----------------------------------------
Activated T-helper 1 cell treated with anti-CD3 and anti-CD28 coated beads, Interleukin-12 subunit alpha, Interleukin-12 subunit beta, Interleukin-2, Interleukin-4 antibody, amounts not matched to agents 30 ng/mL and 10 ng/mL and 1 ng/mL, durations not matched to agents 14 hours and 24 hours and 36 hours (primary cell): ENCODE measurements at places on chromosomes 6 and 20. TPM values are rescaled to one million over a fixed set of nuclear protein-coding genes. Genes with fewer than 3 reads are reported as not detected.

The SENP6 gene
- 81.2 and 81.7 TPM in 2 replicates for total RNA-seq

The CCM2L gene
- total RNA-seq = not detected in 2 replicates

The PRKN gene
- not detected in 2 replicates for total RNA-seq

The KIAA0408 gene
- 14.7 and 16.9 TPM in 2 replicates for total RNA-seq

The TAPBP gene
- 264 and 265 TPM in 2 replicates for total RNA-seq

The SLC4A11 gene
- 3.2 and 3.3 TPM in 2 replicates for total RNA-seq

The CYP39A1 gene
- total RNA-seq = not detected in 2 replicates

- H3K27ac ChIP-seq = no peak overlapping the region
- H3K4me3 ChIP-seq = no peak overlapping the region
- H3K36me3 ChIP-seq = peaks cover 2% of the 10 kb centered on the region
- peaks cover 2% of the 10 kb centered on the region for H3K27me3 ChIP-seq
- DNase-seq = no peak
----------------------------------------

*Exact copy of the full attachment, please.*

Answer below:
Activated T-helper 1 cell treated with anti-CD3 and anti-CD28 coated beads, Interleukin-12 subunit alpha, Interleukin-12 subunit beta, Interleukin-2, Interleukin-4 antibody, amounts not matched to agents 30 ng/mL and 10 ng/mL and 1 ng/mL, durations not matched to agents 14 hours and 24 hours and 36 hours (primary cell): ENCODE measurements at places on chromosomes 6 and 20. TPM values are rescaled to one million over a fixed set of nuclear protein-coding genes. Genes with fewer than 3 reads are reported as not detected.

The SENP6 gene
- 81.2 and 81.7 TPM in 2 replicates for total RNA-seq

The CCM2L gene
- total RNA-seq = not detected in 2 replicates

The PRKN gene
- not detected in 2 replicates for total RNA-seq

The KIAA0408 gene
- 14.7 and 16.9 TPM in 2 replicates for total RNA-seq

The TAPBP gene
- 264 and 265 TPM in 2 replicates for total RNA-seq

The SLC4A11 gene
- 3.2 and 3.3 TPM in 2 replicates for total RNA-seq

The CYP39A1 gene
- total RNA-seq = not detected in 2 replicates

- H3K27ac ChIP-seq = no peak overlapping the region
- H3K4me3 ChIP-seq = no peak overlapping the region
- H3K36me3 ChIP-seq = peaks cover 2% of the 10 kb centered on the region
- peaks cover 2% of the 10 kb centered on the region for H3K27me3 ChIP-seq
- DNase-seq = no peak